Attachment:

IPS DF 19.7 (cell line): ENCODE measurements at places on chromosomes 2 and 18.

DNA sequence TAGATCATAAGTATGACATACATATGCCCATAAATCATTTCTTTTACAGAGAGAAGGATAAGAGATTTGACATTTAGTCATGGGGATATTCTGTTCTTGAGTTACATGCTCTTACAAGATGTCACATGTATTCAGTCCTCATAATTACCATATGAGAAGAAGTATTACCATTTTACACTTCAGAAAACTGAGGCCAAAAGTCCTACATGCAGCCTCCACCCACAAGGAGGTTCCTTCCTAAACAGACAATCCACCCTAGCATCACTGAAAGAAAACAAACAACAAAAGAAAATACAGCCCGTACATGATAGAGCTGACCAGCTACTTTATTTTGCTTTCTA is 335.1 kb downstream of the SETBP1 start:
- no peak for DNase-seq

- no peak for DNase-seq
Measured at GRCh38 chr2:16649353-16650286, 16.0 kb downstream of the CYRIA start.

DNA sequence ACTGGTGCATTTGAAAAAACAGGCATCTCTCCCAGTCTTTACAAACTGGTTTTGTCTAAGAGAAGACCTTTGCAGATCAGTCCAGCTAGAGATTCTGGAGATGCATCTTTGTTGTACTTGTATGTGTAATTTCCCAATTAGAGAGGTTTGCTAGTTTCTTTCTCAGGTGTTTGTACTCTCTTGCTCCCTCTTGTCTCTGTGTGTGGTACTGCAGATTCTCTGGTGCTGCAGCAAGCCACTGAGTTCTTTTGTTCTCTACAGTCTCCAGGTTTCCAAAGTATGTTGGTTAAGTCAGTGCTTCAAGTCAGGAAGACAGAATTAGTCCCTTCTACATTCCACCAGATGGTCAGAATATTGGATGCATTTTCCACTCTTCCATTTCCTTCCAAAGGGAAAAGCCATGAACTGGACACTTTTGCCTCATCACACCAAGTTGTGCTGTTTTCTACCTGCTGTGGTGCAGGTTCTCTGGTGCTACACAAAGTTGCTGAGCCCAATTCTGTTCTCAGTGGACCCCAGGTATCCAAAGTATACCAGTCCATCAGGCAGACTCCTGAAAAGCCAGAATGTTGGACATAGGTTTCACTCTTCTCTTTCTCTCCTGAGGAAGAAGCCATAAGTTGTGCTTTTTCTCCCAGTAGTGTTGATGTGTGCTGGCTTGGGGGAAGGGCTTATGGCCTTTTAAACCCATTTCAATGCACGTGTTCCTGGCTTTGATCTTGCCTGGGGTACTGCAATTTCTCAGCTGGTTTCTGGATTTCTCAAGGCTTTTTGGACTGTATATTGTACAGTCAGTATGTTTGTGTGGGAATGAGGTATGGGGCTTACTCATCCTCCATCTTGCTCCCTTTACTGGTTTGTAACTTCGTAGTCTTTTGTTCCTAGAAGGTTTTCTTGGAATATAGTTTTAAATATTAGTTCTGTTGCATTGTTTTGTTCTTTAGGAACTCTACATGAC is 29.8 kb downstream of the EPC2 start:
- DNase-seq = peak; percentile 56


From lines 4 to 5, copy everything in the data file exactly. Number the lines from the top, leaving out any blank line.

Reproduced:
- no peak for DNase-seq
Measured at GRCh38 chr2:16649353-16650286, 16.0 kb downstream of the CYRIA start.